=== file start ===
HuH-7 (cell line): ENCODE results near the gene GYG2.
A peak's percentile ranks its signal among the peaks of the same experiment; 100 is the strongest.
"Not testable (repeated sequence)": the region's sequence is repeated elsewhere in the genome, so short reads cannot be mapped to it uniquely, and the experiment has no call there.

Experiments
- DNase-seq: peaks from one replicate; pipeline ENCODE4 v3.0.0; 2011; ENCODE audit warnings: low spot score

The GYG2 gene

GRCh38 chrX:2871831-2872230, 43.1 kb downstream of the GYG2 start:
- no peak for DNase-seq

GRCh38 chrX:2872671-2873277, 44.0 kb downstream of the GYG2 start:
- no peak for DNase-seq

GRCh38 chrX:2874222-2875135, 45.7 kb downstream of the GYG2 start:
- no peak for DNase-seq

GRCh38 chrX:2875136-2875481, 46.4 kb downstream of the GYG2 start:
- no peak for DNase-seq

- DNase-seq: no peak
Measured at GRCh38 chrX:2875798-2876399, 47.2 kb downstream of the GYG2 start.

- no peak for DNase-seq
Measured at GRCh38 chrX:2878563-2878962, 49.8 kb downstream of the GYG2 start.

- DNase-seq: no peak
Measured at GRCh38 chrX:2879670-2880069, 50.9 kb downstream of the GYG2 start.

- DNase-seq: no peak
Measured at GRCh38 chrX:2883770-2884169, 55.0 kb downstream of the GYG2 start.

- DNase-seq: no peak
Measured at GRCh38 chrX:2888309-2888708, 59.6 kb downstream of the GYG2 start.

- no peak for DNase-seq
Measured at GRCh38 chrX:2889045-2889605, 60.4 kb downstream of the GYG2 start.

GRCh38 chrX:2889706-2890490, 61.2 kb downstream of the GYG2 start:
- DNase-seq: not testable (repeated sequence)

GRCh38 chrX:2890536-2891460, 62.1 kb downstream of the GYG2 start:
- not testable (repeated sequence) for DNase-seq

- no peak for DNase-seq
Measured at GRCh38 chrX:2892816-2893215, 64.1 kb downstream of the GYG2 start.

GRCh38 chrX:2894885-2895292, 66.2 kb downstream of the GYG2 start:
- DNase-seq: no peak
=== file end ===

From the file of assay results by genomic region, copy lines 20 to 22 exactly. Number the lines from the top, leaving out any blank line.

Measured at GRCh38 chrX:2879670-2880069, 50.9 kb downstream of the GYG2 start.

- DNase-seq: no peak
Measured at GRCh38 chrX:2883770-2884169, 55.0 kb downstream of the GYG2 start.